Notice I say “distinct” instead of “new.” The key isn’t to find what hasn’t been done, the key is to find your own voice. That voice will be in chorus with a hundred others, and will owe its inspiration to thousands more. But if you focus on finding that, on saying the thing that’s welling up in you and DEMANDING that it be said, you’ll do well.

So, that was a wonderful and freeing realization. But I must admit, it doesn’t settle the question of greatness. Works of great skill and beauty might dissuade you from even beginning, feeling that your own meager effort could never compare, so why bother?

In the Story-games thread, Kira Scott (Anansigirl) shared a story about how as an art student she didn’t appreciate Picasso until she was given an assignment to copy his painting Guernica, and discovered how much craft, skill and vision the painting actually required. She explains what she learned from that experience:

All this to say… it takes a lot of work to be a master. But that doesn’t mean you can’t work at getting there. I know that I’ll be working on being as good as Picasso for the rest of my life (and really, that’s not a goal I would like to achieve… what makes me happy about creating is not the same thing that made Picasso happy about creating), but I really enjoy putting myself to the challenge. Have confidence in what you create, learn from what came before you, and know that, while you’re not Picasso, you’re making something beautiful and unique because it came from you.

You get better at designing things by going through the process of designing them. Keep at it!

This says to me that creativity is more about process than goal, more journey than destination. On the one hand, it’s a fine thing to work to improve your skill. On the other hand, doing the work is its own joy. And in any case, the key to doing both is to do it. Mastery isn’t something that some people have and others don’t. It’s a road that everyone walks, its only requirement that you put one foot in front of the other, day after day. In so doing, you express that thing in you demanding to get out, and you may discover a voice you never thought you had.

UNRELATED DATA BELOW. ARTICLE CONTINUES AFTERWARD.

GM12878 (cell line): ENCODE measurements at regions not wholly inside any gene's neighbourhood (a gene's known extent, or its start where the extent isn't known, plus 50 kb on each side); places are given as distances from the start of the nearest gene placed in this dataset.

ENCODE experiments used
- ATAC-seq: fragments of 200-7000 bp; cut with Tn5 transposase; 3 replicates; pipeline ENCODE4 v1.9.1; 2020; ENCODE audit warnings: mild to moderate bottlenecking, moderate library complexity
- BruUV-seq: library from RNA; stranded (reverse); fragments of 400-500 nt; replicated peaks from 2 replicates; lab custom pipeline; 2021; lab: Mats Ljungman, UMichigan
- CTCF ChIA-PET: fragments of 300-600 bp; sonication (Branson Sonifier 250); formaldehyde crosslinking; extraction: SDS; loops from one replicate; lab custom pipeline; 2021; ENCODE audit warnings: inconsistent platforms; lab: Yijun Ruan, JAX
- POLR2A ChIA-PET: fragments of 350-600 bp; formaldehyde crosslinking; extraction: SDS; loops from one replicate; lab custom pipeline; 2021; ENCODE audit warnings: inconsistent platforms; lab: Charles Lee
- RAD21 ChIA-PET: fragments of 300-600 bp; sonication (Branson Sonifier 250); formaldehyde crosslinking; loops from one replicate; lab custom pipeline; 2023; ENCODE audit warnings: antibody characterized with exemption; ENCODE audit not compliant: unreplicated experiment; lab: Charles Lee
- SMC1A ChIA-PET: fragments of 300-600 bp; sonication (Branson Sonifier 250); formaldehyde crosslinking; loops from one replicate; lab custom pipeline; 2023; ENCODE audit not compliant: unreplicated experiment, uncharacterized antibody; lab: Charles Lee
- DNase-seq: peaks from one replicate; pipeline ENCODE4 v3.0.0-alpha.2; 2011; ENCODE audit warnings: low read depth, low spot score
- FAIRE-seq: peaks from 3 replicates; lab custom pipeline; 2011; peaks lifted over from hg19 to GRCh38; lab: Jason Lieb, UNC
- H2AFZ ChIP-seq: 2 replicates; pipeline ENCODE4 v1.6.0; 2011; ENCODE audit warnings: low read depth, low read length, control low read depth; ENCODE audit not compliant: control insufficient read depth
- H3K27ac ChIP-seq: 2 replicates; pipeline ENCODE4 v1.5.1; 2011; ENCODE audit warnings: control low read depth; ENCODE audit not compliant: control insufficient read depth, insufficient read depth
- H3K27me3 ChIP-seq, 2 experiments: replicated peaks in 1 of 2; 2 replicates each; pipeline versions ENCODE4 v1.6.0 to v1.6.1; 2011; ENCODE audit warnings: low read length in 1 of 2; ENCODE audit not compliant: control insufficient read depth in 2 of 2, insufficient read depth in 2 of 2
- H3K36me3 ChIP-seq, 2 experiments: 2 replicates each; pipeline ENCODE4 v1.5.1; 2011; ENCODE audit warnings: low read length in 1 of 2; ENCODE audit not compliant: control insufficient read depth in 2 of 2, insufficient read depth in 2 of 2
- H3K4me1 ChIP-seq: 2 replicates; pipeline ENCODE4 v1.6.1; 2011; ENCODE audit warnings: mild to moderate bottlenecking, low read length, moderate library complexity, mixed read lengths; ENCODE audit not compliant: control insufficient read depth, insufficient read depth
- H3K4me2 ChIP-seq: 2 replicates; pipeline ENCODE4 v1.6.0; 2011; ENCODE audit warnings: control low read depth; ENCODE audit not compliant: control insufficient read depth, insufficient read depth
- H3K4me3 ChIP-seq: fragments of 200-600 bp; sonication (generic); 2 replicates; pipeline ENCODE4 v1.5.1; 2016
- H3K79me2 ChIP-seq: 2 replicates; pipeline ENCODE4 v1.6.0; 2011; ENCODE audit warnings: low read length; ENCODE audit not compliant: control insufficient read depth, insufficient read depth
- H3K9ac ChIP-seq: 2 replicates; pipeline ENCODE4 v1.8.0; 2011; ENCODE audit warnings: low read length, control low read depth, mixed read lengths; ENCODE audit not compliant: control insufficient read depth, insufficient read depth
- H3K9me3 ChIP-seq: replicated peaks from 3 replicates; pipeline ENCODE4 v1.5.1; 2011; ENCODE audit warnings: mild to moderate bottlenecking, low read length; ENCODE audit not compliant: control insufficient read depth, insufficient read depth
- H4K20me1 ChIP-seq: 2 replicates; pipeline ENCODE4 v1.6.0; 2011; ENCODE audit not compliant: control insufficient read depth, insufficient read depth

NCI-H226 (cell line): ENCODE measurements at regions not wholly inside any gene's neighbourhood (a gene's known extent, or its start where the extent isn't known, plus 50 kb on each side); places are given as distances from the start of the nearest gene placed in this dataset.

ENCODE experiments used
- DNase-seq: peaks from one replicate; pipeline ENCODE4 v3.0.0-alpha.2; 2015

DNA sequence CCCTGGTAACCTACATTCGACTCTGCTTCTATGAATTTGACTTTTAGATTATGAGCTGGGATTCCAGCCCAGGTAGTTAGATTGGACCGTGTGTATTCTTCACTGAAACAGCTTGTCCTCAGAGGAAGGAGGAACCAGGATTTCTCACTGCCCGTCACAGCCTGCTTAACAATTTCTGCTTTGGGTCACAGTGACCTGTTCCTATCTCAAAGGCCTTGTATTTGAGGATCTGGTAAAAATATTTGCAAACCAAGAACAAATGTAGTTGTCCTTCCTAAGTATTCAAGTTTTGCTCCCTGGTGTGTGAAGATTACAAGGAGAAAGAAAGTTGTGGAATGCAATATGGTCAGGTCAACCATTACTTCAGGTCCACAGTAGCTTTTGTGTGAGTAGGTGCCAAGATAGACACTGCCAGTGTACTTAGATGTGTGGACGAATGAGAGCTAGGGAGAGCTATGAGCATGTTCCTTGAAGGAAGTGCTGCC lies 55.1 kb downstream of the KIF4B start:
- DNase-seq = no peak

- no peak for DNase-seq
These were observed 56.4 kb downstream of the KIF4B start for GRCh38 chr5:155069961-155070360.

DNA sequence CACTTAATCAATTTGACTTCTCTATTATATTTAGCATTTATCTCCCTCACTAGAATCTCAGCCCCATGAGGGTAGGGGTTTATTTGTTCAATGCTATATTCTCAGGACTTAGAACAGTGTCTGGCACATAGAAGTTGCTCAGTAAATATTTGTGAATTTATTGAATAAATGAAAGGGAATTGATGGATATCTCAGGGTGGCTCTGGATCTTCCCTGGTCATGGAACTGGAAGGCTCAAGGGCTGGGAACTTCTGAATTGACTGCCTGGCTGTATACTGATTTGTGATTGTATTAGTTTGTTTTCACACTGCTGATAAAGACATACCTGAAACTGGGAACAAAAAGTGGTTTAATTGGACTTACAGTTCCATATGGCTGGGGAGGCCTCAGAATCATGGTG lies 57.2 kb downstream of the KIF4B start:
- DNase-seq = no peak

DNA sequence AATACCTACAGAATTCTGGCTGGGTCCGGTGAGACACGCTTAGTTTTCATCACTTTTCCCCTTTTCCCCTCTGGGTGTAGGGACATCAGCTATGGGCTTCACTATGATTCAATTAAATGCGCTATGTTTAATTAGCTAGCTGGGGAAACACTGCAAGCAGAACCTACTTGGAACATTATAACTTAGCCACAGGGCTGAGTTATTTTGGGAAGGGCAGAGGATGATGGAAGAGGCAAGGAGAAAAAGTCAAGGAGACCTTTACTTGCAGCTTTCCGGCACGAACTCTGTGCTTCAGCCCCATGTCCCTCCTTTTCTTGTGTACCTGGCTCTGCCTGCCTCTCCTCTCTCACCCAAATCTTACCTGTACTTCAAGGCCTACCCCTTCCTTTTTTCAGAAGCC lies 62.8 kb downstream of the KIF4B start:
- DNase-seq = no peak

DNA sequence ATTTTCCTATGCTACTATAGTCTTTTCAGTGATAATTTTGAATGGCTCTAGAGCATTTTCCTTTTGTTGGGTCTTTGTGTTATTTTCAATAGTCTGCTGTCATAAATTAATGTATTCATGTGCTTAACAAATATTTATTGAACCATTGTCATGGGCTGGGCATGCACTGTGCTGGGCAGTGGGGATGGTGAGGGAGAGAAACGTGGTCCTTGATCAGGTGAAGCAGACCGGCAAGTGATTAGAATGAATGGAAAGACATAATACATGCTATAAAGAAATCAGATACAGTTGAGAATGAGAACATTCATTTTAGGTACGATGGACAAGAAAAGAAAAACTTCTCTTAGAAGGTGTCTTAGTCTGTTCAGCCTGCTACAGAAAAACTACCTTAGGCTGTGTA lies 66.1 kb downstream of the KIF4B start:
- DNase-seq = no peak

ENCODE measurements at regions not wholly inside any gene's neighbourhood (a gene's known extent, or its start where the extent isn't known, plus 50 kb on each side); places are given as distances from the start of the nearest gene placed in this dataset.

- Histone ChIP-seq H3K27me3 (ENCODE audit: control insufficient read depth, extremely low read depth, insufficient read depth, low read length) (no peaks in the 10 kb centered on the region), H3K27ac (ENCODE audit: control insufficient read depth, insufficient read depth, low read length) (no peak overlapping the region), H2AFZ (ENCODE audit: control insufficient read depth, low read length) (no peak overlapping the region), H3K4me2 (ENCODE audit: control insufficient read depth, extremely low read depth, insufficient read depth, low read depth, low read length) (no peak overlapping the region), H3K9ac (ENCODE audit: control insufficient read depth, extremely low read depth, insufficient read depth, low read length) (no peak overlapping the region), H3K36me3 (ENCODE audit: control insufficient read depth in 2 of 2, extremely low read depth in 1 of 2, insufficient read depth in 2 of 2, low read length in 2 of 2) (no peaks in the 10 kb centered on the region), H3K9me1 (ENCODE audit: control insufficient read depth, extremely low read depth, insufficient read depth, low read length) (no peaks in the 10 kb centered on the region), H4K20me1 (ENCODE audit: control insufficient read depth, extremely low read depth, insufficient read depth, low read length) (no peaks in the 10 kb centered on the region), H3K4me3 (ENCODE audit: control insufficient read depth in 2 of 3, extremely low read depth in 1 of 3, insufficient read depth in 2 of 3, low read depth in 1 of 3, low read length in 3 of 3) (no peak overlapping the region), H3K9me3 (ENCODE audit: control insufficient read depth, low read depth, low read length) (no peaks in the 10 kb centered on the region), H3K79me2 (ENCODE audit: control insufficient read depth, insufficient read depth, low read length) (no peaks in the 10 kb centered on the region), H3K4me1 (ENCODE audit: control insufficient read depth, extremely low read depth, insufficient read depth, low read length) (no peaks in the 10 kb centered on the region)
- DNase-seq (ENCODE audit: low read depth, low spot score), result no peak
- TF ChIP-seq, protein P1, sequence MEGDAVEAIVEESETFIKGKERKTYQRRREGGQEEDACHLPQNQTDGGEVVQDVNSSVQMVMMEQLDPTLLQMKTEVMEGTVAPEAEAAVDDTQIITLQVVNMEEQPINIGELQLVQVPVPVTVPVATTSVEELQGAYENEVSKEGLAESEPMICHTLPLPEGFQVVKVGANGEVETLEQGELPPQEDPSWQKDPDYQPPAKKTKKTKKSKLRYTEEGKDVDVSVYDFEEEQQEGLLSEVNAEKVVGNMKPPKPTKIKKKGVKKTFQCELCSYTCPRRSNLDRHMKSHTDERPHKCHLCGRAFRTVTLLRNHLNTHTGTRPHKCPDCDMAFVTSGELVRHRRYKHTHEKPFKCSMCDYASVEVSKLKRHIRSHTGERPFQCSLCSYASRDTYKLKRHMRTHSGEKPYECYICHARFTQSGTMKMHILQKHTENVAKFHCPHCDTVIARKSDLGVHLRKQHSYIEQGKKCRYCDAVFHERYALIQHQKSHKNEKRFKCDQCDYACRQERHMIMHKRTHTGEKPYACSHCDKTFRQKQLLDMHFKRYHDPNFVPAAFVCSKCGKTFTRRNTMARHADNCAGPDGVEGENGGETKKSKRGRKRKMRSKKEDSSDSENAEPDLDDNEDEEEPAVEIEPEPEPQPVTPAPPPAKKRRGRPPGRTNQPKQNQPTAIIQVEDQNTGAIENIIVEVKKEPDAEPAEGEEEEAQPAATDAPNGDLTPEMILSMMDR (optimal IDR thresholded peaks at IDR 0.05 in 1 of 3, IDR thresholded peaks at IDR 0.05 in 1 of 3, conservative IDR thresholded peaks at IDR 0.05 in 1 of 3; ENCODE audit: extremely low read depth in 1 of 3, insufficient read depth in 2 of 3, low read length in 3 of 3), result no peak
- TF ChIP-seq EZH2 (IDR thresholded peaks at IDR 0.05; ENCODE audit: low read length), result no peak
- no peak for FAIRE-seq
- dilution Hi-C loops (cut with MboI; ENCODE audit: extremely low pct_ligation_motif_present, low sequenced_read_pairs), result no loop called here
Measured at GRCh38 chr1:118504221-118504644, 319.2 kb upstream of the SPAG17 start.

So in this season of gifting, I’d like to give you this gift: YOU have a voice. YOU can make art. If any voices inside or outside of you have ever told you creating is not for you, that you’re not smart enough, talented enough, good enough–if you’ve ever internalized the message that art is for Serious Professionals–if you’ve ever feared that your voice would be dismissed or ridiculed–I’m here to tell you your voice is welcome. There is something only you can say, and I hope to hear it, whatever form it may take.

Peace,
—Joel

One thought on “On Shoulders”

  1. Well-spoken, Joel!
    That’s a big reason why I love playing role-playing games (not to mention designing them) – it’s a chance for low-pressure, low-structure, collaborative creativity, and a great many games out there either a) are enhanced by or b) explicitly call for the folks at the table to work together, to ping ideas off each other (or build on each others’ suggestions) in order to make things really hum!

    I’ve been blessed with a regular group out here in Virginia, so much so that I know when I go to game night, I’m going to laugh, applaud, and be amazed at how funny, clever, and creative we all are – yes, we! It’s not that THEY’RE so great; they help *me* be great, too!

    One of the best moments recently came about when my friend George played the goblin pilot in Lady Blackbird – one of the gob’s Keys lets him get 1xp every time another player laughs at something he says (buyoff happens when “everyone groans” at something, instead). George is a really funny guy, and I laugh easily, so the great time we had gaming together was also *mechanically incentivized*. De-lightful.